This is the French version of what was later Americanized in The Woman in Red starring Gene Wilder. For the first five minutes the two films are almost identical as the opening scenario plays out in exact same fashion frame-for-frame, but then after that there are some distinct differences with this version being far superior to the remake. The disintegration of Etienne’s friend Bouly’s (Victor Lanoux) marriage is much funnier here as the philandering character gets upset when his wife leaves him we will realize its more because of his inflated, deluded ego thinking that somehow he is such a ‘great’ guy that his wife will tolerate his misgivings and when the harsh reality hits him that she won’t it’s a genuinely amusing meltdown to see. I also liked that the film cuts to a reaction shot of the main character as he observes his friend’s meltdown, which helps tie the scene more into the central plot and something that the Wilder version did not do.

I also liked how this film digs to a deeper level in regards to Etienne’s relationship with his male friends showing how competitive they are at times with each other, which is something that occurs even in the best of friendships, but when it counts they are still there to help their friend out of jam which came off as being very natural and real. The side story dealing with the homely female office worker which is played by Gilda Radner in the remake is also better handled. In the American version like with this one the character mistakenly thinks that Etienne is in love with her and not the model and when he doesn’t show up to their ‘dates’ like she expects she gets quite upset and trashes his car, but here Etienne attributes her outrage to the idea that she is aware that he wants to fool around with the model and thus does these things to defend his wife’s honor, so therefore he does not retaliate when she destroys his property for fear she will then go to his wife and tell her. In the remake this is never explained, which makes the main character’s reluctance to retaliate after his property is damaged seems strange and confusing.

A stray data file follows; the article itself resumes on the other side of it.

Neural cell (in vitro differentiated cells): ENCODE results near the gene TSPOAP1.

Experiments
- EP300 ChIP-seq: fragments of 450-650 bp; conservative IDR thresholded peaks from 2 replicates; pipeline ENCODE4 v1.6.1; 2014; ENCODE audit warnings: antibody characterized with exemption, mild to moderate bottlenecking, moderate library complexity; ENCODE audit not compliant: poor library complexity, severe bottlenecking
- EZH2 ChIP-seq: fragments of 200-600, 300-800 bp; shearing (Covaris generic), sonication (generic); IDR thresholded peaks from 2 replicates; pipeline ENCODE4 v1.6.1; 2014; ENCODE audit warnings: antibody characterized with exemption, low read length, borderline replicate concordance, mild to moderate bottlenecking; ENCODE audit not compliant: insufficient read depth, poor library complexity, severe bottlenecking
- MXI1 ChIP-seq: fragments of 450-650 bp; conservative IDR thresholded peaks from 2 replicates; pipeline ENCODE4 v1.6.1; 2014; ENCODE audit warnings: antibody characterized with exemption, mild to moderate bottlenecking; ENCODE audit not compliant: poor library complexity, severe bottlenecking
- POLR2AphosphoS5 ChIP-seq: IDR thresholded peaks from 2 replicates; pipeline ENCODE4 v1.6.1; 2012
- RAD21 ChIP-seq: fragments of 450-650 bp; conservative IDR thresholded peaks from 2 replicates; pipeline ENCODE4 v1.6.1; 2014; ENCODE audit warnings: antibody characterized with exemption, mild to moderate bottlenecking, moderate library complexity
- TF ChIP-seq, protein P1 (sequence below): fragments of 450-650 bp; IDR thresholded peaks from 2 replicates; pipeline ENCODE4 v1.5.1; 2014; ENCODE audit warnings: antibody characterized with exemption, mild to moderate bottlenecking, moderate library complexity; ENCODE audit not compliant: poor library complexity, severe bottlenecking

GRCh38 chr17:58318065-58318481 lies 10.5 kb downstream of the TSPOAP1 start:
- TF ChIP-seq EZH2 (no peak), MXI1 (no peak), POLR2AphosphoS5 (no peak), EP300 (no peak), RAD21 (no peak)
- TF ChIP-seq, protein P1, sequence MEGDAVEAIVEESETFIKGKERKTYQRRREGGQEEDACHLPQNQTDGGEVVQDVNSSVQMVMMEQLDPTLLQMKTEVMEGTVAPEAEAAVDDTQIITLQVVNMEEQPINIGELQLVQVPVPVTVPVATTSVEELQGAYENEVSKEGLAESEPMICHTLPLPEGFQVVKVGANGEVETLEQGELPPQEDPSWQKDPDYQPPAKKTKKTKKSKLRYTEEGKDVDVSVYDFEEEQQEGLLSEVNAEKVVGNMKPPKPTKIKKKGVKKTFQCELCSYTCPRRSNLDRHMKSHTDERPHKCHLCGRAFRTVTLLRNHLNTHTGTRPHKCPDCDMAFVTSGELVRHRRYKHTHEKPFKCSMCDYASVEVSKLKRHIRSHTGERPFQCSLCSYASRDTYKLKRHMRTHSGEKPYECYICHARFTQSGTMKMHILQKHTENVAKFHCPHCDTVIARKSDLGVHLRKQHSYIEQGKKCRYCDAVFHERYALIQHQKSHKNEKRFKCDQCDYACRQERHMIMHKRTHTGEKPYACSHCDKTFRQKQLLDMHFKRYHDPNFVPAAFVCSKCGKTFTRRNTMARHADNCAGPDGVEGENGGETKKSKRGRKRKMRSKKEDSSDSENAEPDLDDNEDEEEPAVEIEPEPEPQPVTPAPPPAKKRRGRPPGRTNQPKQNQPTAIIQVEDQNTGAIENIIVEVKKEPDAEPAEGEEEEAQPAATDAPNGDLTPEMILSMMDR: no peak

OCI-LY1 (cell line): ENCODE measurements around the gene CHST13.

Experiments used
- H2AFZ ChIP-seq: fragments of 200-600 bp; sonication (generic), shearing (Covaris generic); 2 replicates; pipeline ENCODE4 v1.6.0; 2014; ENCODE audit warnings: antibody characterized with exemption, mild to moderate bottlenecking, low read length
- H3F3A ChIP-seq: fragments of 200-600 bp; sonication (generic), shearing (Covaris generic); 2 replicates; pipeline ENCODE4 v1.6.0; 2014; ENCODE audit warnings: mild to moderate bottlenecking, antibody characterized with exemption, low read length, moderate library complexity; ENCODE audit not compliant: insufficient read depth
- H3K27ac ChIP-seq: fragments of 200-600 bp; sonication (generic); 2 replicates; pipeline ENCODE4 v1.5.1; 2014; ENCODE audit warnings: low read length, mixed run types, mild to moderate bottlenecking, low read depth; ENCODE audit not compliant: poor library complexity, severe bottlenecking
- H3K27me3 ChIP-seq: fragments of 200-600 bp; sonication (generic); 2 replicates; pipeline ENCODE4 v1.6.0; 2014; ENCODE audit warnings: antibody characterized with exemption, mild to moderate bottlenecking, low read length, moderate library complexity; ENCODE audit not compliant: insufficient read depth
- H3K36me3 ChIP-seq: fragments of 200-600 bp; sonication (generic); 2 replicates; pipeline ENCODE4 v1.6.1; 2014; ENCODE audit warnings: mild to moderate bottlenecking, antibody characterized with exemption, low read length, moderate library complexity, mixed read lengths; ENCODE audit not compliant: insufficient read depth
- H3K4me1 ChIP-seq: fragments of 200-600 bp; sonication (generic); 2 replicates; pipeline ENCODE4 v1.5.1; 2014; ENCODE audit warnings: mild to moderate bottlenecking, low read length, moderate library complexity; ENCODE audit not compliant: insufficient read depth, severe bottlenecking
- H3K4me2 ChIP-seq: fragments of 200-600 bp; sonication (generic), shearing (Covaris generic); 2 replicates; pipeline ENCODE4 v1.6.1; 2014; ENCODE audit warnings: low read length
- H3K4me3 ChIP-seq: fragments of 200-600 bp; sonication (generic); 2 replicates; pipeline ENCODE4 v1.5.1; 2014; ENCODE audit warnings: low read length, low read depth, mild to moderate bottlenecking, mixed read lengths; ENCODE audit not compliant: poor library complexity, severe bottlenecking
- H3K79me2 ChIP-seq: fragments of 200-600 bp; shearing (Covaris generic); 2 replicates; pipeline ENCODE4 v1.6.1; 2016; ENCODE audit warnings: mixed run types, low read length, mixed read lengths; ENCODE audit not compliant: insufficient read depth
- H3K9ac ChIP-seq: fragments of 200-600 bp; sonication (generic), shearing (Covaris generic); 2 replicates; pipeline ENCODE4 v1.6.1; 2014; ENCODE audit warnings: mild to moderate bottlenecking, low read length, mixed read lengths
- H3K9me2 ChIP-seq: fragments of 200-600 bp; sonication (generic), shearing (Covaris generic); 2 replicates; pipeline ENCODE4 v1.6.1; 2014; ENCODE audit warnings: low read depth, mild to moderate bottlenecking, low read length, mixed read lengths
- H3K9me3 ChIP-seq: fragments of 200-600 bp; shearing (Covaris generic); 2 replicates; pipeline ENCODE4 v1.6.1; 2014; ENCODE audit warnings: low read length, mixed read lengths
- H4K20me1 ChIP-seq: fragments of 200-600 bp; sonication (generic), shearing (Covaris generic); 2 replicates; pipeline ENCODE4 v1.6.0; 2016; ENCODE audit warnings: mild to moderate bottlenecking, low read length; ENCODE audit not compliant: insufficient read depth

This movie also has a side-story dealing with the daughter’s boyfriend hitting on Etienne’s wife something that only gets slightly touched upon in the remake. Here it gets played out more and the scenes watching this 17-year-old kid clumsily try to come on to this much older woman who has no interest in him are some of the most amusing moments in the movie.

The acting here is far better as well. The Charlotte character seems more like a real person instead of a one-dimensional sex object as LeBrock did. Rochefort is much funnier than Wilder and sports a brown mustache, which makes him seem very Inspector Clouseau-like. The American version, in an apparent attempt to make the protagonist more ‘marketable’ to a mass audience, conforms more to mainstream values by being portrayed as constantly guilt-ridden, but the character here is not shackled with such restraints and the way he recklessly chases after the woman even as it causes him more stress is what makes the movie so funny. It also has some very astute observations about marriage, middle-age, sex and the male animal while the remake is just vapid, silly escapism.